WHO updated mobile phone health factsheet

5 October 2011

The World Health Organization (WHO) has  released an updated fact sheet on electromagnetic fields, public health and mobile phones following the recent International Agency for Research on Cancer (IARC) classification of radiofrequency fields as a possible carcinogen.

The WHO factsheet says:

“A large number of studies have been performed over the last two decades to assess whether mobile phones pose a potential health risk. To date, no adverse health effects have been established as being caused by mobile phone use.”

The WHO will conduct a formal risk assessment of all studied health outcomes from exposure to radiofrequency fields by 2012.

On May 31, IARC, which is a specialised agency of the World Health Organization, classified radiofrequency electromagnetic fields emitted from mobile phones, wireless devices, radio, television and radar as Group 2B or possibly carcinogenic to humans.

The WHO fact sheet says that people using a mobile phone 30-40 cm away from their body – for example when text messaging – would have a much lower exposure to radiofrequency fields than someone hold the handset against their heads.

“In addition to using hands-free devices, which keep mobile phones away from the head and body during phone calls, exposure is reduced by limiting the number of length of calls. Using phones in areas of good reception also decreases exposure and it allows the phone to transmit at reduced power. The use of commercial devices for reducing radiofrequency field exposure has not been shown to be effective,” says the WHO.

IARC yesterday published the summary of the classification decision on May 31 in The Lancet Oncology.

The paper says of a study that used computer models of heads of children aged three to 11 years : “When used by children, the average RF energy deposition is two times higher in the brain and up to 10 times higher in the bone marrow of the skull, compared to mobile phone use by adults.”

AMTA Chief Executive Officer, Chris Althaus, said it would be understandable that some parents might be concerned about potential health impacts on their children.

If parents are concerned there are some simple steps they can take to reduce their child’s exposure, including the following advice from the Australian Radiation Protection and Nuclear Safety Agency (ARPANSA):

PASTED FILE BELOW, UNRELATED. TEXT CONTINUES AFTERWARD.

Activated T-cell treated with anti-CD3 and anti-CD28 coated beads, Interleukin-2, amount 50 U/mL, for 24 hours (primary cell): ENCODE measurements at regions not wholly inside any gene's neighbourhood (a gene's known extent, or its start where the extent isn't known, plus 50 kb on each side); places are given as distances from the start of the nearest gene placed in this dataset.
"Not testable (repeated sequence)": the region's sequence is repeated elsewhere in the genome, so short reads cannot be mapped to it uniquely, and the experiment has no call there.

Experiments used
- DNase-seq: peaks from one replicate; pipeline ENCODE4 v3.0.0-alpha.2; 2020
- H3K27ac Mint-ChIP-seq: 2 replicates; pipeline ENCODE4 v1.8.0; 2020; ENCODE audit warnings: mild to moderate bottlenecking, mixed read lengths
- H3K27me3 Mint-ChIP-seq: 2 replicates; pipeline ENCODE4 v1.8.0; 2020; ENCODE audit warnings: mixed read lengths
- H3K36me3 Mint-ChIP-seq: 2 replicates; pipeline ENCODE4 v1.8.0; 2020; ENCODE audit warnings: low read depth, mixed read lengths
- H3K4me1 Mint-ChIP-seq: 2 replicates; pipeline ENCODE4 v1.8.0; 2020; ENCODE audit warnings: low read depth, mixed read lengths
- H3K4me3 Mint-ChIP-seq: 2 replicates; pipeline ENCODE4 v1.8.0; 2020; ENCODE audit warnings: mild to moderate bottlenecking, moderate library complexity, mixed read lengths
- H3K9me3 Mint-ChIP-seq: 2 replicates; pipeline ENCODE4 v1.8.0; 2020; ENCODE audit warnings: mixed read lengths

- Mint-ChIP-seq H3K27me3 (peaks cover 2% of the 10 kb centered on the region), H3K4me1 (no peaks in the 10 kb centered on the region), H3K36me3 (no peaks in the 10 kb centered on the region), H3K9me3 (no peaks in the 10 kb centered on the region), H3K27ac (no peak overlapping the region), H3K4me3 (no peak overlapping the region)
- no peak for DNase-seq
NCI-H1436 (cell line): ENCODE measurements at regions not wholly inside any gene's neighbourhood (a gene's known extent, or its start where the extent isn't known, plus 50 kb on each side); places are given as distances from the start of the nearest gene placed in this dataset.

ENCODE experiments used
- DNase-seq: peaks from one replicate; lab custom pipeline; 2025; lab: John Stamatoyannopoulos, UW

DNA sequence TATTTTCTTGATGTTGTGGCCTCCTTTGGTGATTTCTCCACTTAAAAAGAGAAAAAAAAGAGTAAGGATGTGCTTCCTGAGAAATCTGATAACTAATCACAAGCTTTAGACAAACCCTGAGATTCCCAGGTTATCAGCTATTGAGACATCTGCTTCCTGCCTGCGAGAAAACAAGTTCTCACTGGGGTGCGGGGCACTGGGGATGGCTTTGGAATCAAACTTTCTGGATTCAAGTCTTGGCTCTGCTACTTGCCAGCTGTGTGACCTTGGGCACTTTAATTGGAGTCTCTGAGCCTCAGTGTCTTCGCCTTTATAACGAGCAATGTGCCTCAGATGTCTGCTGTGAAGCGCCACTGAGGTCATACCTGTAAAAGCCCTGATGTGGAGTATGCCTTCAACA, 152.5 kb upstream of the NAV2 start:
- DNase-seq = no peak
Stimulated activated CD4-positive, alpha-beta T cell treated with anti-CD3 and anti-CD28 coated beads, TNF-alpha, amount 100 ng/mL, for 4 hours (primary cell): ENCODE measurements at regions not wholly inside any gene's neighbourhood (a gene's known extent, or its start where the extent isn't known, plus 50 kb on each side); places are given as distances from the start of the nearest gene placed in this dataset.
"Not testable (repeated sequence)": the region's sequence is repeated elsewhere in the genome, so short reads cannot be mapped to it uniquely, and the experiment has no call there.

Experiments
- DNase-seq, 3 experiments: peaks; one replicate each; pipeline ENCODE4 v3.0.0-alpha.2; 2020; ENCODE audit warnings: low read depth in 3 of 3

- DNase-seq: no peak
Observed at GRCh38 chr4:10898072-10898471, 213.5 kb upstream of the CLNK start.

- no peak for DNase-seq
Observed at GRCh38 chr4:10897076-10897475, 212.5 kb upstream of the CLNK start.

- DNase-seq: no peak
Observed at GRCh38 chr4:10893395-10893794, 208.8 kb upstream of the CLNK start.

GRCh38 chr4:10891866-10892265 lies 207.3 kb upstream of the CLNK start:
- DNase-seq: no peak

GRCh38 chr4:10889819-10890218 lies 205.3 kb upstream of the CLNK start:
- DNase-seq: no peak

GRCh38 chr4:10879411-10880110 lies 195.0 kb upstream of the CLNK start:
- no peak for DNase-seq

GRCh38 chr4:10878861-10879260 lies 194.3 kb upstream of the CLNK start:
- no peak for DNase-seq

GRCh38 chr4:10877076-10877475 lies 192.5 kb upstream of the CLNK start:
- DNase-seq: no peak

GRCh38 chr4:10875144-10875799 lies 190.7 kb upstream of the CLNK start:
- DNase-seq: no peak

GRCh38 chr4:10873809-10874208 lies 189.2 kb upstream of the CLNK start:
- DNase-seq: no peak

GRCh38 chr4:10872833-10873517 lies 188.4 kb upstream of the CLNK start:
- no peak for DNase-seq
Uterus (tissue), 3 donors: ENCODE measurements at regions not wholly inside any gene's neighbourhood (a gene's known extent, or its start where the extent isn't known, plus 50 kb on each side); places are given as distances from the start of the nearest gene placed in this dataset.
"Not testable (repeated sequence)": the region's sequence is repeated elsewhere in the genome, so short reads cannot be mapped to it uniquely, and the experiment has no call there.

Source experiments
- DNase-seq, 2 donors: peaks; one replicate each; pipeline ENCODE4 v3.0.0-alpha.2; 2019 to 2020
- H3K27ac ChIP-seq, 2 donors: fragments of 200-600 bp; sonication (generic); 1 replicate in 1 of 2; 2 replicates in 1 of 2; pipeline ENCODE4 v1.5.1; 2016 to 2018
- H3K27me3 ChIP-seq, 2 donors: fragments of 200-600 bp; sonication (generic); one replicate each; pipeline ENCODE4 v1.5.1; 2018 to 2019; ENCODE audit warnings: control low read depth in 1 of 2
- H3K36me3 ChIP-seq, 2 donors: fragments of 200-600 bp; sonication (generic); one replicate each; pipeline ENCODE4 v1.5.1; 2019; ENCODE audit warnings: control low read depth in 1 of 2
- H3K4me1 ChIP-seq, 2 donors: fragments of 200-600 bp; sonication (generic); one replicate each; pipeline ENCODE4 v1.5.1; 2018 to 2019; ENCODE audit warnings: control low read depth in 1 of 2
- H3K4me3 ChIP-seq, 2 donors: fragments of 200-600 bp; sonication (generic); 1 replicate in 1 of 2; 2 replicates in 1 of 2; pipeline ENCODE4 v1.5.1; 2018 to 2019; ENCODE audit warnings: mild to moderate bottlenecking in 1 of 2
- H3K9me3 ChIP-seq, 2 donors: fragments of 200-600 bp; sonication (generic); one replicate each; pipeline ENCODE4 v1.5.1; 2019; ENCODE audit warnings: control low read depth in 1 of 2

• Limiting call times
  • Preferring use of land-line phones  
  • Using hands-free or speaker options and texting instead of making voice calls  
  • Using the phone in good signal areas will also usually let the phone communicate with lower power levels and further reduce exposures.

Mr Althaus said the IARC paper refers to a single study which uses computer models of young children’s heads and should be considered along with the weight of scientific evidence.

“Concerns have been raised about the possibility of greater vulnerability of children because of a susceptibility to health risks during developmental stages. However, a number of independent reviews of all available science by international health authorities and governments have carefully considered this concern and found no evidence of any additional risk to children from mobile phones,” he said.

The most recent independent review to consider this issue was conducted in 2009 by seven internationally-recognised experts, who found:

“Overall, the review of the existing scientific literature does not support the assumption that children’s health is affected by RF EMF exposure from mobile phones or base stations.”

International safety standards have large safety margins and protect all mobile phone users, including children.

The Chairman of the International Commission on Non-ionizing Radiation Protection (ICNIRP), which developed the international mobile phone safety standards, said:

“The protection system using basic restrictions and reference levels makes the ICNIRP guidelines flexible and applicable to virtually any exposure condition, and any group of population. Therefore, there is no need, or justification, for a special approach to the protection of children.”

Mr Althaus said parents rely on mobile phones for their children to enhance their safety and contact them in an emergency.

“Parents will no doubt balance the proven safety benefits of mobiles for children against IARC’s identification of a potential hazard - this is a choice only parents can make,” he said.